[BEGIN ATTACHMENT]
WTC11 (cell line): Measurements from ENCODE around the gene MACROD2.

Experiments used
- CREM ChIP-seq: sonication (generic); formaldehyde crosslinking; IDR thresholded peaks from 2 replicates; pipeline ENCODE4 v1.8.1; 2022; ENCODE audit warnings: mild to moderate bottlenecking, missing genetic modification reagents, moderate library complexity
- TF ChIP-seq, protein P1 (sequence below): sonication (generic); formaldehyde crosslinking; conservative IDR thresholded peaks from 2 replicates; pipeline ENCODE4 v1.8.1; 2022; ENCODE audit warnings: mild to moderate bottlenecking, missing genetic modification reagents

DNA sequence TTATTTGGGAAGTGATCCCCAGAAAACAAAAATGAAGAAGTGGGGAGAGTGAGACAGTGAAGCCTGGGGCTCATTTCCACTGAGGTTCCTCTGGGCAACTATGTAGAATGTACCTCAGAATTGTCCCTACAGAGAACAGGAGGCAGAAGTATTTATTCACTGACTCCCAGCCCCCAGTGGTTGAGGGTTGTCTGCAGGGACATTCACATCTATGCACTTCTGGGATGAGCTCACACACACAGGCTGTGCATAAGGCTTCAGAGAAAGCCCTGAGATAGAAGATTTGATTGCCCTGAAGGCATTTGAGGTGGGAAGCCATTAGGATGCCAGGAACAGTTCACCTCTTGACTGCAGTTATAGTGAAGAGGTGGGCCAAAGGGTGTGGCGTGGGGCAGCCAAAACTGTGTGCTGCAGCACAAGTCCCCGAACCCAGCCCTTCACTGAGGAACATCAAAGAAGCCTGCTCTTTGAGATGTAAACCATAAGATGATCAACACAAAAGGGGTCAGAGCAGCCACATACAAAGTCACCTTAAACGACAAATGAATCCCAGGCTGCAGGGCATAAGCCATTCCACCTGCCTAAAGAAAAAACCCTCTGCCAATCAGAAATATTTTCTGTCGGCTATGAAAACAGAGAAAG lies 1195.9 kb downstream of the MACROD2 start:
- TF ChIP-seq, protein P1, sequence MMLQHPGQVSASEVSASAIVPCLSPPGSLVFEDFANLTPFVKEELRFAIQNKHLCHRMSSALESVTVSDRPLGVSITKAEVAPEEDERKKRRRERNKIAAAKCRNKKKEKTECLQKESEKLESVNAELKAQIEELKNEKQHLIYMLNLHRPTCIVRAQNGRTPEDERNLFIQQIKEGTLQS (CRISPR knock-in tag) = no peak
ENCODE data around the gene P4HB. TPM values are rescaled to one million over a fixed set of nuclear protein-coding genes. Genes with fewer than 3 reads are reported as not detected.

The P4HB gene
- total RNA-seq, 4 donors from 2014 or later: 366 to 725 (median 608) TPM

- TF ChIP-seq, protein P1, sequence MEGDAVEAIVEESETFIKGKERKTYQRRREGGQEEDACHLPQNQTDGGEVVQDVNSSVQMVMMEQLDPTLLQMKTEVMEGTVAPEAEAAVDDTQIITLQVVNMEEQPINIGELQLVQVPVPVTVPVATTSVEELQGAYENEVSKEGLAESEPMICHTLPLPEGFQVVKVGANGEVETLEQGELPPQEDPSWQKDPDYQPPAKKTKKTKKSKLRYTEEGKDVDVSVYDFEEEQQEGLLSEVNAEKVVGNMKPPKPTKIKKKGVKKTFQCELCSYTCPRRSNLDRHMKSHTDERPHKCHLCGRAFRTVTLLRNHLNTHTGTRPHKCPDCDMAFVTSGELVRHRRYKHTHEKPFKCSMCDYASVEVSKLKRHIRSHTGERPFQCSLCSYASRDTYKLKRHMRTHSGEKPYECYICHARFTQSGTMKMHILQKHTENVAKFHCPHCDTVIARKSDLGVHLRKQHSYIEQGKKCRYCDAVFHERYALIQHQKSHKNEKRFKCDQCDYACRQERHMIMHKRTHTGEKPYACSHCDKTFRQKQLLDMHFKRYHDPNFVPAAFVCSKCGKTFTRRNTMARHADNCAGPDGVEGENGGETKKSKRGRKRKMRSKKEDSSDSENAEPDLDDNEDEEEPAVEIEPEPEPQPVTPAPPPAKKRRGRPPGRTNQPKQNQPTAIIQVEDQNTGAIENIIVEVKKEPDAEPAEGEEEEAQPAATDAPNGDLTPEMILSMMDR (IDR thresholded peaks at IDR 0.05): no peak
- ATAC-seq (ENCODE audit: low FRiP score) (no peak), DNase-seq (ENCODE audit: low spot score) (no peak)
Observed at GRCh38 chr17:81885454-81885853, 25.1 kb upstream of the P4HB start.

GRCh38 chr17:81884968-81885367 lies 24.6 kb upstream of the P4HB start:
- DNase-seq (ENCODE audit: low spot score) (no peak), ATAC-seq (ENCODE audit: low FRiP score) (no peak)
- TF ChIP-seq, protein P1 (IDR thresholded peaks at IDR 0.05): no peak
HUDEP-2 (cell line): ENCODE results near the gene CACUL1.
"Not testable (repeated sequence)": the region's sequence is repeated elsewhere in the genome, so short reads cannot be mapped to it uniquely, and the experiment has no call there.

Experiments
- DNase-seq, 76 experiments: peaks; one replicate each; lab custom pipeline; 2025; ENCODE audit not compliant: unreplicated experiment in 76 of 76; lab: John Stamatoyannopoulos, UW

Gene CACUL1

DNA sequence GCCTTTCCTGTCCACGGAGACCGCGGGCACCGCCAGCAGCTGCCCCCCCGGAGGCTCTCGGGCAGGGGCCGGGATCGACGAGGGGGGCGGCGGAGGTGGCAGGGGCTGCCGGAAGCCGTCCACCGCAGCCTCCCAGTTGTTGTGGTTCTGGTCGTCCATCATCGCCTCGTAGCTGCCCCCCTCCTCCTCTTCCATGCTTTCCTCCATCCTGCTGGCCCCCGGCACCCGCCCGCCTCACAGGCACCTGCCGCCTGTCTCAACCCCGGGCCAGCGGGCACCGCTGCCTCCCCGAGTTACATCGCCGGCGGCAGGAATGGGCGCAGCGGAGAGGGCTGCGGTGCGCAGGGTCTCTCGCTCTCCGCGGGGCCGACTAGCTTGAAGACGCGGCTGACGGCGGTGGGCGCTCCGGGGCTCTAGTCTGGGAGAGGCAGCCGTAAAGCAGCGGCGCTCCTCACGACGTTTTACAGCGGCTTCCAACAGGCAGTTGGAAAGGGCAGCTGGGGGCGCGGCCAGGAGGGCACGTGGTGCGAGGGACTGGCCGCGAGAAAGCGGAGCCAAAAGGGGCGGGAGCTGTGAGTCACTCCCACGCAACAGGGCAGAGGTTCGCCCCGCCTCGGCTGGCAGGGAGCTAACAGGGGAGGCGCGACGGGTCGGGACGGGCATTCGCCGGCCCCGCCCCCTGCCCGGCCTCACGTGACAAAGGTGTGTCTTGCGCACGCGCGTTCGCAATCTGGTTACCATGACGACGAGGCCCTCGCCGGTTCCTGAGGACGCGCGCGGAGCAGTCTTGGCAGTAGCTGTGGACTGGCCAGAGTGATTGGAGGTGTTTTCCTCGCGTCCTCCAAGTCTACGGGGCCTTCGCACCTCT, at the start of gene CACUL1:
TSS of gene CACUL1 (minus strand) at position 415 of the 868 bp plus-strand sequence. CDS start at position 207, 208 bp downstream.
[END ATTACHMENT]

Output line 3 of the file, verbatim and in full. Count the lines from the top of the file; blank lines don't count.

- CREM ChIP-seq: sonication (generic); formaldehyde crosslinking; IDR thresholded peaks from 2 replicates; pipeline ENCODE4 v1.8.1; 2022; ENCODE audit warnings: mild to moderate bottlenecking, missing genetic modification reagents, moderate library complexity